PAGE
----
July 29, 2013 — A team led by researchers at the National Institutes of Health has overcome a major biological hurdle in an effort to find improved treatments for patients with a rare disease called methylmalonic acidemia (MMA). Using genetically engineered mice created for their studies, the team identified a set of biomarkers of kidney damage — a hallmark of the disorder — and demonstrated that antioxidant therapy protected kidney function in the mice.


 

Researchers at the National Human Genome Research Institute (NHGRI), part of NIH, validated the same biomarkers in 46 patients with MMA seen at the NIH Clinical Center. The biomarkers offer new tools for monitoring disease progression and the effects of therapies, both of which will be valuable in the researchers’ design of clinical trials for this disease.

The discovery, reported in the July 29, 2013, advance online issue of theProceedings of the National Academy of Sciences, paves the way for use of antioxidant therapy in a clinical trial for patients with MMA. It also illustrates the mechanisms by which dysfunction of mitochondria — the power generators of the cell — affects kidney disease. Mitochondrial dysfunction is a factor not only in rare disorders, such as MMA, but also in a wide variety of common conditions, such as obesity, diabetes and cancer.

MMA affects as many as one in 67,000 children born in the United States. It can have several different causes, all involving loss of function of a metabolic pathway that moderates levels of an organic compound called methylmalonic acid. Affected children are unable to properly metabolize certain amino acids consumed in their diet, which damages a number of organs, most notably the kidneys.

“Metabolic disorders like MMA are extremely difficult to manage because they perturb the delicate balance of chemicals that our bodies need to sustain health,” said Daniel Kastner, M.D., Ph.D., NHGRI scientific director. “Given that every newborn in the United States is screened for a number of inherited metabolic disorders, including MMA, there is a critical need for better understanding of the disease mechanisms and therapies to treat them.”

MMA is the most common organic acid disorder and invariably impairs kidney function, which can lead to kidney failure. The most common therapy is a restrictive diet, but doctors must resort to dialysis or kidney transplantation when the disease progresses. MMA patients also suffer from severe metabolic instability, failure to thrive, intellectual and physical disabilities, pancreatitis, anemia, seizures, vision loss and strokes.

“There are no definitive treatments for the management of patients with MMA,” said Charles Venditti, M.D., Ph.D., senior author and investigator in the Organic Acid Research Section of NHGRI’s Genetics and Molecular Biology Branch. “This study is the culmination of collaboration with the patient community. It uses mouse modelling, coupled with innovations in genomics and biochemical analyses, to derive new insights into the causes of renal injury in MMA. Our studies have improved our understanding of the basic biology underlying MMA, created a novel animal model for testing interventions and, now, led us to the promise of a new therapy.”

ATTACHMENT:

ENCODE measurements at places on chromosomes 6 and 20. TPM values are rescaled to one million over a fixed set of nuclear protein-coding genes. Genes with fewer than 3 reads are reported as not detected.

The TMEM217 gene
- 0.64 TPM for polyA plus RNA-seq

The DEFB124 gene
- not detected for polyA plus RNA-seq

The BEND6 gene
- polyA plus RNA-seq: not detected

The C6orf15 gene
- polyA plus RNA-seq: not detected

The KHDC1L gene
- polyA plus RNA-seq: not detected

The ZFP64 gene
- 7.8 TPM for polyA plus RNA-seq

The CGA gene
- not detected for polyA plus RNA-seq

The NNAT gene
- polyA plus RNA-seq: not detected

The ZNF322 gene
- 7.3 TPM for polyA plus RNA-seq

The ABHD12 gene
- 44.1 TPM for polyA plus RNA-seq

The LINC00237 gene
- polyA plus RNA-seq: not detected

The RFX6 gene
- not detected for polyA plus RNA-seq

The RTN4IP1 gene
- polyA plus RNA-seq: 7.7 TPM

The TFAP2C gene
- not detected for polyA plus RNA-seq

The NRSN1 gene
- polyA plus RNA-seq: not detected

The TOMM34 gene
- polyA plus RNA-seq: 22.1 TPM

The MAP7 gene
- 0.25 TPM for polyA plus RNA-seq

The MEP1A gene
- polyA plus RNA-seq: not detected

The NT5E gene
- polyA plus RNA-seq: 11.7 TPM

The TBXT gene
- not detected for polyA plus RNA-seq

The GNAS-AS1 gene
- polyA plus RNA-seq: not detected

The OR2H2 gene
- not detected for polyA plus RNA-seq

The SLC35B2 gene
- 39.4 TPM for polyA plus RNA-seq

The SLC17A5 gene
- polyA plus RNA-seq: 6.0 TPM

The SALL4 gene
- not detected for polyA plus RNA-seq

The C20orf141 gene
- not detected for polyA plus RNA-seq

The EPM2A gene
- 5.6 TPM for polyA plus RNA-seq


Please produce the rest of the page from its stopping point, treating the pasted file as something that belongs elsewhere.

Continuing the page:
The researchers performed the studies using mice bred to carry gene alterations that disrupt the production of the same mitochondrial enzyme that is defective in patients with MMA. These are called transgenic mice. The enzyme, called methylmalonyl-CoA mutase (MUT), is an important component of the chemical process that metabolizes organic acids, specifically methylmalonic acid.

By measuring gene expression in the transgenic mice using DNA microarrays, researchers discovered 50 biomarkers of gene expression that each indicated declining kidney function. DNA microarrays are silicon chips with many spots to which a given molecule may bind. In this case, the DNA microarrays were used to precisely generate, with the aid of a computer program, a profile of gene expression in a kidney cell.

The researchers chose one of the biomarkers, called lipocalin-2, to test how it correlated with kidney function in 46 MMA patients. Plasma levels of this biomarker rose with kidney deterioration in patients with MMA, and may serve as a valuable indicator of MMA kidney disease progression in the clinic.

 

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